|By Nudicles (Nudicles) on Wednesday, September 24, 2003 - 12:53 am: Edit|
I'm not an outstanding student, but I would say I'm above average. Here are my stats:
Full IB Diploma (Candidate)
Scores so far:
6 in Math
6 in Spanish
Soccer team (All 4 years)
Key Club (jr, sr)
National Honor Society (jr, sr)
What schools do you think I should be applying to? So far I'm looking at Stanford, Univ. of Michigan Ann Arbor, Uinv. of Washington... Stanford is a bit farfetched I know, I just thought I'd throw it in as my "dream" choice... I know I can do better on my SATs, atleast a 1400 or so, but my counselor told me if I don't get into Stanford etc. it won't be because of my SAT Score. Will my lack of extra-curricular hold me back?
Any other suggestions of good engineering schools that fit my profile? I haven't run into many private schools that have appealed to me so far. I live in Portland, OR, and would like to stay somewhat local to the west coast, but of course am willing to travel.
Any tips appreciated,
|By Jamimom (Jamimom) on Wednesday, September 24, 2003 - 08:23 am: Edit|
I'm not sure why your counselor thinks the problem is not the SATs. Most engineering schools hone into that number, especially the math. Many want to see the SAT2 maths as well. I suggest that you apply as early as possible to your surrounding states' state schools because of rolling admissions and engineering spots tend to fill up fast. Really crack the books on the SATs, It is possible to bring up the math on your own but still check out a testing company or a tutor. Look at Santa Clara U, Seattle U, Pacific U as well as the big names. Colorado School of Mines, New Mexico Institute of Mining and Tech, Northrop U, South Dakota School of Mines and Tech are some specialty schools. My feeling is that you might prefer a balance of engineering and liberal arts and small is probably better, more nurturing. I personally believe that engineering is the toughest curriculum for undergrads really at any school. And at the tough schools you get kids who are really two years into the program, they are so advanced in the math and sciences. I have seen kids with really high scores wash out even as they were studying hard, unlike some majors where kids drop out from lack of study habits, desire, laziness, etc. So nurturing might be the way to go. I am not as familiar with the west coast schools , but what I have given you are what have come to mind. Good luck, study hard, and look for some research or project oportunities. Look at www.admissions.com for some really good test raising advise and some personal insights to Stanford, and the role of research programs. Those would be your most fruitful activities along with keeping those grade up high and getting that IB diploma (usually an automatic top score on curriculum difficulty for any college). Good luck.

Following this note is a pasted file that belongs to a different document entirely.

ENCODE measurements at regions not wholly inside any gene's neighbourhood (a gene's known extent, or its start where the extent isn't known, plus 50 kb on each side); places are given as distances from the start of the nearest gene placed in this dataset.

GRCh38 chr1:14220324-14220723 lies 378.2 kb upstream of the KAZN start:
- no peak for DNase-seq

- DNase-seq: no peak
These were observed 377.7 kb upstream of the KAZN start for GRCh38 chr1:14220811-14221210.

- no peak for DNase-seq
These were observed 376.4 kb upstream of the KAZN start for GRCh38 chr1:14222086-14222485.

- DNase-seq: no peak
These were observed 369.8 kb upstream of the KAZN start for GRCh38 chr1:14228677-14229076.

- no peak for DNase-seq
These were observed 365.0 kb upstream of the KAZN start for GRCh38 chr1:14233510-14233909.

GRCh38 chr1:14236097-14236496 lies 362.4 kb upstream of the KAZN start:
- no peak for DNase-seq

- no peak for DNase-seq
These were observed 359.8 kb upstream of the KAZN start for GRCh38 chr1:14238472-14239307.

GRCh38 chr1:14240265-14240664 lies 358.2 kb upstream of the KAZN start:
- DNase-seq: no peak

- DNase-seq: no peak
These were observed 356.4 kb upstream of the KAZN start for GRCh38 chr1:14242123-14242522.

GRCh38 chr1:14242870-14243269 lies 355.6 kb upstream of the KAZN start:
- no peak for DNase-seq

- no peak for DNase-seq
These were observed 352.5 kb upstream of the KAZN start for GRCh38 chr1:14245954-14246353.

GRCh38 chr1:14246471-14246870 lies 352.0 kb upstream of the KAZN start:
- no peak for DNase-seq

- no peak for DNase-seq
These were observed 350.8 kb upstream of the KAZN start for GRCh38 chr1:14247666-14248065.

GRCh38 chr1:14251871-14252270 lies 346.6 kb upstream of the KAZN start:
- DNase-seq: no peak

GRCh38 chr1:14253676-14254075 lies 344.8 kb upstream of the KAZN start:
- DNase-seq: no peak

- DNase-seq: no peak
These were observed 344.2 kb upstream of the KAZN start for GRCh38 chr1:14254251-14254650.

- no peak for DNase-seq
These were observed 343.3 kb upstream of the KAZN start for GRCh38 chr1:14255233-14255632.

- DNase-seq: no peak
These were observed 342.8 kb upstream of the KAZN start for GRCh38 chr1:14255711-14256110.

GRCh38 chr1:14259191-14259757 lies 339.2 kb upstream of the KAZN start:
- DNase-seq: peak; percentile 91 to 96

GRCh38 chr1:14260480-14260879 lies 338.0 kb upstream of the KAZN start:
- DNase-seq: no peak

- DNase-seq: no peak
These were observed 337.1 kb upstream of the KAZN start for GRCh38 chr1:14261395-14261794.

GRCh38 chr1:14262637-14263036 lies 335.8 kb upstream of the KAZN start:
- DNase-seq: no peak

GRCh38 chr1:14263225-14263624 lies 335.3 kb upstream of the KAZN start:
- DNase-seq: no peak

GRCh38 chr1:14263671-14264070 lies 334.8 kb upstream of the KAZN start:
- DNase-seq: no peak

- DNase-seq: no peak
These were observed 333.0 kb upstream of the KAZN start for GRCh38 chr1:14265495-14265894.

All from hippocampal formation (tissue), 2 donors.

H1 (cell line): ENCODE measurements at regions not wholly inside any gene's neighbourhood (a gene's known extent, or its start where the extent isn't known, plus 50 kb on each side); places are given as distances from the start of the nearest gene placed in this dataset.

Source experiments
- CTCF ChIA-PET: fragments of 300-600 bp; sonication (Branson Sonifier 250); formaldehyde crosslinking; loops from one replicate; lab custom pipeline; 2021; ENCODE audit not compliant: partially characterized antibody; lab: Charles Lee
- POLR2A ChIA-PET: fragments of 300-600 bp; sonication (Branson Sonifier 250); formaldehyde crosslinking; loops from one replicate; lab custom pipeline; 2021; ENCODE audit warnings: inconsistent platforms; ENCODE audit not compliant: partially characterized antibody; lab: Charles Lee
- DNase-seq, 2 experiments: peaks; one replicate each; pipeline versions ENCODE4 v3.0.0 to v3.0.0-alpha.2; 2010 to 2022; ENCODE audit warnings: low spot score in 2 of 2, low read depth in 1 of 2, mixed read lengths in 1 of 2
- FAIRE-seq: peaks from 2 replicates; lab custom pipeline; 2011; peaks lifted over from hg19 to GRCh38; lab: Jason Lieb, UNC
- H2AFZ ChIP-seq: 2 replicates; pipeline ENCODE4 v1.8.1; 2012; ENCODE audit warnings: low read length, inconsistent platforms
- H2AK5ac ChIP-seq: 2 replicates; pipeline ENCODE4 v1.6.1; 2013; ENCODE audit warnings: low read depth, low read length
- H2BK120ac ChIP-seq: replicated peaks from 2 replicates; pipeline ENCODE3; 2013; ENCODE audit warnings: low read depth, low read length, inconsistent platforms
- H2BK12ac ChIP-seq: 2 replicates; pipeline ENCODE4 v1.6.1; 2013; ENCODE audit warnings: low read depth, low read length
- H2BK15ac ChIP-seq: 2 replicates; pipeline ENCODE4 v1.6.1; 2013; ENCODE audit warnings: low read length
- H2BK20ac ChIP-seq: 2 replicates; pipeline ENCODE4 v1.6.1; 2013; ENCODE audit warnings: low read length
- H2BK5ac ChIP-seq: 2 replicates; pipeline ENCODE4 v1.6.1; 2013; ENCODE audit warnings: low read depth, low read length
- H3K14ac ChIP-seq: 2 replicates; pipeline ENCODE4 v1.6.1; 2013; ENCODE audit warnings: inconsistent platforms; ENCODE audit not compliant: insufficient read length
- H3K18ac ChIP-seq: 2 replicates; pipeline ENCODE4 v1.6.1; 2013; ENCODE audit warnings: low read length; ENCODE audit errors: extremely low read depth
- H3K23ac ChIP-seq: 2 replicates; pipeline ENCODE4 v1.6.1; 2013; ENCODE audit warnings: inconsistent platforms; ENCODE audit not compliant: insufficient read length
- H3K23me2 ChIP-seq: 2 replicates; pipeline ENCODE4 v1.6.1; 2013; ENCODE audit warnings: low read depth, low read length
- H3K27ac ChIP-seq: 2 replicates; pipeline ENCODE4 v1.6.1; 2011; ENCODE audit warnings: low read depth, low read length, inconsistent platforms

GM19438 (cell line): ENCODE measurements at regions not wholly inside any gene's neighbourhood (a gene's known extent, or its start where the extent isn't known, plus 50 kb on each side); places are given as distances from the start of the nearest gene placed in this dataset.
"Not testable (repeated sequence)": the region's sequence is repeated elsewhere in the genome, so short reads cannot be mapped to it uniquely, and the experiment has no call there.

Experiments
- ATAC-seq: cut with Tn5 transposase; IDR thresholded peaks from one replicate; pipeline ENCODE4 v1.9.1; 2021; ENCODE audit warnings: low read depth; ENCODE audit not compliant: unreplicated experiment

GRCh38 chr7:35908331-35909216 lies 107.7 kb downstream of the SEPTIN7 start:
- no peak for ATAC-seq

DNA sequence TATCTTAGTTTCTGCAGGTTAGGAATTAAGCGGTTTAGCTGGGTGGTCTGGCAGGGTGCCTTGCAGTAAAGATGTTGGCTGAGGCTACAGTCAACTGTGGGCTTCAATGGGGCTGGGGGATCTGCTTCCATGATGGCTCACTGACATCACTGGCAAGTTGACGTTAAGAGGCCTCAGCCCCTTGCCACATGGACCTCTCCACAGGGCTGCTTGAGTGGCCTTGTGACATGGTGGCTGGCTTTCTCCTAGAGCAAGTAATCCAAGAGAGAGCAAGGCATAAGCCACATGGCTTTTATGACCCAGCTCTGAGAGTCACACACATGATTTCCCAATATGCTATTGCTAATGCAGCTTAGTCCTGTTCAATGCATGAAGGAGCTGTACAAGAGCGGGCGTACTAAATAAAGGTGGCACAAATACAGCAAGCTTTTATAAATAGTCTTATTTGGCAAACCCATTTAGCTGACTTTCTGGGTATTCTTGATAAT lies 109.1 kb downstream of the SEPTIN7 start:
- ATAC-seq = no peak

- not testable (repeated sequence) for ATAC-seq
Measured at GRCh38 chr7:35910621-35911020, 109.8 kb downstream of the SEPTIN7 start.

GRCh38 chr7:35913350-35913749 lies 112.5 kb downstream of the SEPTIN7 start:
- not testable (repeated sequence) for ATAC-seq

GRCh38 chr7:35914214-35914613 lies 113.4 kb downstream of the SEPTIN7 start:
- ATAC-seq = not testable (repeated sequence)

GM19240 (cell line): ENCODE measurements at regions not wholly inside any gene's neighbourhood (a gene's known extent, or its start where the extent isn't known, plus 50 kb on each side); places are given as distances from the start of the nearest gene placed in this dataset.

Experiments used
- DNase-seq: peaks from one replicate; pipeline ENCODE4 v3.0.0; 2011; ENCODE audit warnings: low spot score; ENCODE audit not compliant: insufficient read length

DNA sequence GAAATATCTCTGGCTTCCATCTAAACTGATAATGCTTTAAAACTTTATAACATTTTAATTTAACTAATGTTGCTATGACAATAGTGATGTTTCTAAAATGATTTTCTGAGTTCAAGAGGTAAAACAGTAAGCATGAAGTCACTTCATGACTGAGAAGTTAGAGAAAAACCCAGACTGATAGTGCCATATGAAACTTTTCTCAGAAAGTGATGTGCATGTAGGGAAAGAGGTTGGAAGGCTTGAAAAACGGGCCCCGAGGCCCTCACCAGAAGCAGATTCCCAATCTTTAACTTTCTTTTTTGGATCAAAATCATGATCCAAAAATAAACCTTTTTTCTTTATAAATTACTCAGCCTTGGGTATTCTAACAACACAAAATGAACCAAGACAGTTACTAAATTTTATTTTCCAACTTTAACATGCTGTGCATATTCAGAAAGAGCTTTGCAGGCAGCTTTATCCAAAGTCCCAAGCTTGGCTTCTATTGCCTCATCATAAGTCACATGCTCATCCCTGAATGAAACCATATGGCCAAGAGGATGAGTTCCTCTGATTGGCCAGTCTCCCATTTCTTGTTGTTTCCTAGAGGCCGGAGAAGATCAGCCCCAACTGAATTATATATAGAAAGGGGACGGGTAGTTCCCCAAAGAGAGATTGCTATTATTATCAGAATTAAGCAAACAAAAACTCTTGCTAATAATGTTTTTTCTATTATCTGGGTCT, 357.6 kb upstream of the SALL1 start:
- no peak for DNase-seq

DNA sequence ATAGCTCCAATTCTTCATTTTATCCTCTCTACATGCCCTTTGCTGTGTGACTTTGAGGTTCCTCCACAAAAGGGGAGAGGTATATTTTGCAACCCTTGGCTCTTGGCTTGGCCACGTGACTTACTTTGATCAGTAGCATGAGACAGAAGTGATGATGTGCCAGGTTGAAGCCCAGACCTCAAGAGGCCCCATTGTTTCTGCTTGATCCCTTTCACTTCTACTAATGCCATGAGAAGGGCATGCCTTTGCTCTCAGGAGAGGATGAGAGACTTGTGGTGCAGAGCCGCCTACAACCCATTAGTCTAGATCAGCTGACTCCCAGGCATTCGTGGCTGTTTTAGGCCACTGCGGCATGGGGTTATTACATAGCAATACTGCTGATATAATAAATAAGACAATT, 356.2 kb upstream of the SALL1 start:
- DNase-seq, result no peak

|By Drusba (Drusba) on Wednesday, September 24, 2003 - 09:30 am: Edit|
Some others to consider: Cal Poly San Luis Obispo, Colorado, Arizona, Gonzaga. Across country: Purdue, Georgia Tech, Virginia Tech, Bradley, Case Western, Florida Tech, Iowa State, North Carolina State, Wisconsin, Texas A&M, Auburn.
|By Nudicles (Nudicles) on Wednesday, September 24, 2003 - 06:18 pm: Edit|
I do plan on taking the SAT's again, in just a few weeks. It's probably a bit late for any kind of tutoring, but I'm pretty confident I can raise my math atleast 50 points or more. I neglected to take the SATs very seriously last year, which was obviously a mistake.. I don't plan to repeat this year.
Although I would probably prefer a smaller, private school setting, I still haven't found too many appealing local ones, especially any that excel in the computer engineering field (sorry I forgot to mention that I'm aiming specifically for computer engineering). So the main two schools I'm looking at, at the moment, look like UW and Michigan. My counselor told me that he's pretty confident that I'll be accepted to UW (although the out of state acceptance rate is quite low). Does Anyone have any specific input to these schools?
On top of those schools I mentioned, I also ran across USC... a more difficult school to get into, would I have a chance? Also, how is the environment? Obviously being in the middle of compton is a bit intimidating...
Thanks for all the input so far.
|By Drusba (Drusba) on Wednesday, September 24, 2003 - 09:06 pm: Edit|
Michigan engineering is very difficult to get into from out-of-state (it is also difficult to get into from in state; admission to engineering requires significantly higher grades and test scores than admission to other schools in the university) . Washington I just don't know. USC is worth the shot of an application as you are at least within its range of scores. Others can speak to its environment although the one person I know that went there loved it.
|By Nudicles (Nudicles) on Wednesday, September 24, 2003 - 11:32 pm: Edit|
Oh, one more quick question...
Would I just be wasting my potential EA applications if I tried to go Single Choice EA at Stanford? I realize I most likely won't get in, but it'd be nice if I could atleast attempt to get a little bit of an edge on the application...
Wish they offered regular EA. Oh well.
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